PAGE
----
In another one of life’s little ironies, the pandemic brought me around full circle to voting by mail this year.
I grew up in the Pacific Northwest in the first state that made all voting into mail in voting. I cast my first ballot as an 18 year old college student via the U.S. Postal service from a few thousand miles away from home.
Voting exclusively by mail in my home state was contentious for a few years in the 1990’s, but voters overwhelmingly informed the legislature that they preferred the privacy and convenience of casting ballots remotely as of 1998.
Oh, yeah, and my birth state routinely gets double the turnout* for primaries and other less sexy elections, so enfranchisement is definitely a thing. To be clear, every type of individual achieved greater representation via mail in voting in Oregon. People of different ages, political affiliations, races, etc., all saw higher turnout in my state, and fraud has never been a significant issue.
As an Independent voter who eschews the false polarity of the American political parties, I believe in enabling the enfranchisement of every eligible citizen. When anyone acts to suppress another’s vote, I assume that group lacks natural authority or the right to wield power.
Today, I dropped my completed ballot—and those of my spouse, mother-in-law, and father-in-law—into an official drop box outside our town’s City Hall.
I sent an email first to confirm that it was okay to submit a ballot on behalf of a family member! This year would be a terrible one in which to make a foolish logistical mistake that invalidates one’s ballot.
Turning in my envelope reminded me of how, the first time I voted, it felt a bit like I was missing something by not setting foot in a polling place. Having voted in person for a couple of decades now, I particularly missed receiving my “I Voted” sticker.According to the Boston Globe, I’m not the only one† who feels this way.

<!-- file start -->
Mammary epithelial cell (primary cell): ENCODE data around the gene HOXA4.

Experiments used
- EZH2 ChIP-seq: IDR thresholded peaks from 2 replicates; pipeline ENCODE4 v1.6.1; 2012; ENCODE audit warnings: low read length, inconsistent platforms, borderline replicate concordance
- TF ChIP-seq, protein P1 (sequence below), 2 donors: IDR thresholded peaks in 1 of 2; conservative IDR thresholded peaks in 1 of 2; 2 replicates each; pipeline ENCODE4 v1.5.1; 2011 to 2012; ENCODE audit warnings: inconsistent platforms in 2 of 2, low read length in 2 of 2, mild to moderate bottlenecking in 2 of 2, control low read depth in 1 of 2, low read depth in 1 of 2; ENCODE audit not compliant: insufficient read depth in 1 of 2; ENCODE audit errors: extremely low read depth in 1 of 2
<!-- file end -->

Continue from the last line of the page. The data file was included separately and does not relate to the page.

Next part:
I will trade the fleeting pleasure of a celebratory sticker for the enduring satisfaction of taking part in a democratic election, however. I’m exceedingly grateful that I live in a state where everyone is entitled to the peace of mind granted by access to absentee ballots in the midst of a worldwide health emergency.
I voted early in hopes of alleviating congestion at the polls on election day. I voted early because there are no close races on my ballot that require further study or reflection. Now, I will hope and pray that every citizen of age in America will be given his or her own opportunity to do the same thing, and to vote his or her conscience.
Here are two great things I’ve learned about as I’ve read up on the current election:
- In my state of residence, I can track my absentee (mail in) ballot online. Check your state’s web site or this CNET article and see how you can do the same where you live.
- Teens can pre-register to vote in many states as early as age 16. By doing so, they are less likely to forget this important civic duty in the run up to an election at a busy time of life, like being away at college for the first time.
Your opinions matter. Your vote counts. Exercise your right to be heard!
God bless America.
* Compared to states using more traditional, in person polling places, according to this OPB article. You can see for yourself at Ballotpedia that Oregon has exceeded average voter turnout in every election since 2002.
† According to the comments, however, a lot of Massholes think my feelings are stupid!